The filing fee for this bankruptcy appeal is $298. See 28 U.S.C. § 1930(c) (requiring $5 for the notice of appeal); Bankruptcy Court Miscellaneous Fee Schedule, ¶14 (setting an additional fee of $293). The Motion appears to seek an order directing the Clerk's Office to collect the fee from the Social Security Administration. This request is frivolous and has no basis in law. Further, even if the Court construed the Motion as a request to waive the bankruptcy appeal fee, it would still be deficient. To succeed on such a motion, the appellant must show an inability to pay the filing fee. See generally 28 U.S.C. § 1930(f)(1); In re Musil, 946 F.2d 901 (10th Cir. Oct. 9, 1991) (addressing the bankruptcy appeal fee); In re Satterfield, 337 Fed.Appx. 739, 740 (10th Cir. 2009) (unpublished) (citing In re Domenico, 364 B.R. 418, 420 (Bankr. D.N.M. 2007), which allows a § 1930 waiver for “the most destitute of debtors”).[3] The Motion does not contain any income information or even allege an inability to pay. It should therefore be denied.

         B. The Appeal Is Untimely

         The District Court has “jurisdiction to hear appeals from . . . final judgments, orders, and decrees” of the Bankruptcy Court. 28 U.S.C. § 158(a)(1) (2012). The appellate process functions in essentially the “same manner as [civil] appeals . . . are taken to the courts of appeals from the district courts.” 28 U.S.C. § 158(c)(2). However, the procedures and “time limits that govern such an appeal are … set forth in the Bankruptcy Rules” rather than the Federal Rules of Appellate Procedure. In re Latture, 605 F.3d 830, 838 (10th Cir. 2010). See also Fed. R. Bankr. P. 8001(a) (“These . . . rules govern the procedure in a United States District Court … on appeal from a judgment, order or decree of a bankruptcy court.”).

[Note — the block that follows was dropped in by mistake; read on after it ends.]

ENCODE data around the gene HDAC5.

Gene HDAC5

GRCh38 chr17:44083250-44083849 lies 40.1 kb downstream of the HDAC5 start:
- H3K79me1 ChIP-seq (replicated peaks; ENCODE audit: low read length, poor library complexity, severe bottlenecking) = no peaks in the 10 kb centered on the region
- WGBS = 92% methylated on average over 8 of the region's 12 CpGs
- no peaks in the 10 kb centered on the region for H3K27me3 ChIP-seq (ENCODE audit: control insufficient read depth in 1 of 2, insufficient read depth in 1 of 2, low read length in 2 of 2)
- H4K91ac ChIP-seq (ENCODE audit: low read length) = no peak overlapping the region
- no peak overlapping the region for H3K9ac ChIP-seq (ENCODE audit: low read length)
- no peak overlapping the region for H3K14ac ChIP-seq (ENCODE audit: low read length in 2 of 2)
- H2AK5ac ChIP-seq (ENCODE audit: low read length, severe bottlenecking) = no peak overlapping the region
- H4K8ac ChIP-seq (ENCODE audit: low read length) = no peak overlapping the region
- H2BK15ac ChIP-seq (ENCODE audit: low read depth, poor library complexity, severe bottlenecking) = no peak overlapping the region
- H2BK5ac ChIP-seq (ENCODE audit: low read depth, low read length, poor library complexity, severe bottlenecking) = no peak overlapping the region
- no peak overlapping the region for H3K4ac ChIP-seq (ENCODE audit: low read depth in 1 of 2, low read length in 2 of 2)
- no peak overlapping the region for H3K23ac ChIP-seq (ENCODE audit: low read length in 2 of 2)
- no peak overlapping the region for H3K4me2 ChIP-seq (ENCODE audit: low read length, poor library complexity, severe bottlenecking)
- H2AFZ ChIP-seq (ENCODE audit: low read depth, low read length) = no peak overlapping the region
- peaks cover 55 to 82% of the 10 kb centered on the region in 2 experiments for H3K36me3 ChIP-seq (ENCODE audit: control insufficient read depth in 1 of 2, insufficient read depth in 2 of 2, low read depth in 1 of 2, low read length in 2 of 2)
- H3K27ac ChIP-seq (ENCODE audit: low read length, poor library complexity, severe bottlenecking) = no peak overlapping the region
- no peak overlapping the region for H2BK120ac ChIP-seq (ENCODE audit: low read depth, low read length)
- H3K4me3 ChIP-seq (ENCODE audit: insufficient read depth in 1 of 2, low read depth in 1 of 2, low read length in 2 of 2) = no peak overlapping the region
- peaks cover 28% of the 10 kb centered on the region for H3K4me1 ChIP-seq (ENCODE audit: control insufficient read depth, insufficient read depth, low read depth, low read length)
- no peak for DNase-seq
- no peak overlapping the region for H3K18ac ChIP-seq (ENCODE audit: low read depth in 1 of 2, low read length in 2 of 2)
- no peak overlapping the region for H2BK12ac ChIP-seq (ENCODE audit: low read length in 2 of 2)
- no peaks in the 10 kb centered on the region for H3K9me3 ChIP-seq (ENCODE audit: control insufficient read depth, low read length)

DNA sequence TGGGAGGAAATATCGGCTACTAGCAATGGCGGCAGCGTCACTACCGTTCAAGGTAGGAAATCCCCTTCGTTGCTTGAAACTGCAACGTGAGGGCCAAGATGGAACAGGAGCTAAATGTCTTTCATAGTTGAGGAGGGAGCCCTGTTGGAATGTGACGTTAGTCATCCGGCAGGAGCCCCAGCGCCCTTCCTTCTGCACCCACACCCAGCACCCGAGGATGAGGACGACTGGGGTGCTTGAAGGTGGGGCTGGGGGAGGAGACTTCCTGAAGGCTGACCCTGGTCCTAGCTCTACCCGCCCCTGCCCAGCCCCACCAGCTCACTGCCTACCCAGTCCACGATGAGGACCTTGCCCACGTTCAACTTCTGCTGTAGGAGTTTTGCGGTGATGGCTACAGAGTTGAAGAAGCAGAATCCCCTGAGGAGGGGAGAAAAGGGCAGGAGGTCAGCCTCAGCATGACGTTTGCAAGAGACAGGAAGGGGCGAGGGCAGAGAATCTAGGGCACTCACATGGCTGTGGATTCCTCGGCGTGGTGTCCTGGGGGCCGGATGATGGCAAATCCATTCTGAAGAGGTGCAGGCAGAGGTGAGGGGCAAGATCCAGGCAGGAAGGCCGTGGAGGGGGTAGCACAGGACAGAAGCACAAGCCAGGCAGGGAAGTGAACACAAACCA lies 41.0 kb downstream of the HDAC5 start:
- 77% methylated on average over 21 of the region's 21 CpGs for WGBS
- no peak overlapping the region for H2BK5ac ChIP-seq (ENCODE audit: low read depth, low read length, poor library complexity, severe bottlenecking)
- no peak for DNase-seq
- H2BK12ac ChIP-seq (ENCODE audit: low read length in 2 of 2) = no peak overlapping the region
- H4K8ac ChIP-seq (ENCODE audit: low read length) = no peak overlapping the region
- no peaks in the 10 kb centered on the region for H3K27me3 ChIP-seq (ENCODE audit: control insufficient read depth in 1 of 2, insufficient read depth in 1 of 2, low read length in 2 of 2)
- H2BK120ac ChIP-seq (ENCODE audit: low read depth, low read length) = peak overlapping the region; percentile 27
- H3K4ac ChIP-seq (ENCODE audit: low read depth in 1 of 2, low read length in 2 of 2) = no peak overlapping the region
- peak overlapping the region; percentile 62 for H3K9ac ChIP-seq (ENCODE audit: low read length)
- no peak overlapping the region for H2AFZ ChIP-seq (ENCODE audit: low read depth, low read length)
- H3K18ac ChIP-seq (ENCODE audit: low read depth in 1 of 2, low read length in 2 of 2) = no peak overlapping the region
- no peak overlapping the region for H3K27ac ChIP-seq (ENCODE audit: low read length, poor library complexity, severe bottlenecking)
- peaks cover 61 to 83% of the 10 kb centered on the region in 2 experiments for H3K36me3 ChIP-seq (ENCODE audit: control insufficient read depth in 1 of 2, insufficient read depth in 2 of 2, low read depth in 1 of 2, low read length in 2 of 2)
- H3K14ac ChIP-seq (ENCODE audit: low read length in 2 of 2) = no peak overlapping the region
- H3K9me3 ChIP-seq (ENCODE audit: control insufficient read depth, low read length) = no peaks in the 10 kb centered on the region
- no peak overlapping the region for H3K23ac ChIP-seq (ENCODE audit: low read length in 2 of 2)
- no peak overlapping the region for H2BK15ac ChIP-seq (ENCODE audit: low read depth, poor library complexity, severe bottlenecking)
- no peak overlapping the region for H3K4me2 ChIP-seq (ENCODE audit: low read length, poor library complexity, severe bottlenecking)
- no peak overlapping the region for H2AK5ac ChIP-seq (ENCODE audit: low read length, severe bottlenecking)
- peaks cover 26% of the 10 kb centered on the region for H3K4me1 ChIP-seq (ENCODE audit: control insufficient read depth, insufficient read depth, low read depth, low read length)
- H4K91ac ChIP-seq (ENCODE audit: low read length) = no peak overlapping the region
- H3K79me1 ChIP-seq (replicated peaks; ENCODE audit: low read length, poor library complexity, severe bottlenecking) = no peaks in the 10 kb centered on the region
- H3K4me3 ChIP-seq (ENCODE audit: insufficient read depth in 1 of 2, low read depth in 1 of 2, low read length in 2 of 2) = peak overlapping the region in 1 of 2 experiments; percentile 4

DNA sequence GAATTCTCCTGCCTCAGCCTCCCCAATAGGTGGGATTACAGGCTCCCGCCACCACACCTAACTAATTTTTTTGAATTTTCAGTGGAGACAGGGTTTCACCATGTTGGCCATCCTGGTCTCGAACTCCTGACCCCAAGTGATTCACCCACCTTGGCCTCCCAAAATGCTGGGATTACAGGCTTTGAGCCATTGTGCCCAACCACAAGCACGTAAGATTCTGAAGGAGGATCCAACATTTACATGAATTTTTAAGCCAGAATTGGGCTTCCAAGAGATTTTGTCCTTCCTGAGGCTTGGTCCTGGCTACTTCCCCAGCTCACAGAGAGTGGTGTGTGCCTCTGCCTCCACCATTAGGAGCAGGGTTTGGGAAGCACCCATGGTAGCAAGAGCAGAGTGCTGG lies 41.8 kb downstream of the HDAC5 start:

Bankruptcy Rule 8002(a) provides that “a notice of appeal must be filed … within 14 days after entry of the judgment, order, or decree being appealed.” The 14-day appeal period can only be extended where: (1) a party files a post-judgment motion within 14 days of the bankruptcy ruling; (2) the appellant is incarcerated; or (3) the appellant timely requests an extension. Fed.R.Bankr.P. 8002(b)-(d). The Tenth Circuit has held that the “failure to file a timely notice of appeal is a jurisdictional defect barring appellate review of a bankruptcy court's order.” Latture, 605 F.3d at 831 (citations omitted). See also U.S. v. Spaulding, 802 F.3d 1110, 1130 (10th Cir. 2015) (“Rule 8002 … is jurisdictional because a federal statute [28 U.S.C. § 158(c)(2)] explicitly directs that [bankruptcy] appeals be taken ... in the time provided by Rule 8002 of the Bankruptcy Rules.”) (citations omitted). Courts are therefore permitted to sua sponte examine the timeliness of a bankruptcy appeal to determine whether jurisdiction is proper. See In re Higgins, 220 B.R. 1022, 1024 (10th Cir. BAP 1998) (examining the timeliness of a bankruptcy appeal and noting that “[t]he panel determines its jurisdiction sua sponte”); In re Bucyrus Grain Co., Inc., 905 F.2d 1362, 1365 (10th Cir. 1990) (sua sponte examining jurisdiction over a bankruptcy appeal).

         Here, the last pre-appeal order, judgment, or decree in the bankruptcy case was the Dismissal Order entered September 1, 2017. Appellant filed the first Notice of Appeal 24 days later on September 25, 2017. Therefore, regardless of which Bankruptcy Court ruling Appellant seeks to challenge in No. 17-10839, the appeal is untimely. By a Memorandum Opinion and Order to Show Cause entered February 21, 2018, the Court explained the above timeline and directed Appellant to show cause in writing why the appeal should not be dismissed for lack of jurisdiction. The Order warned that the failure to ...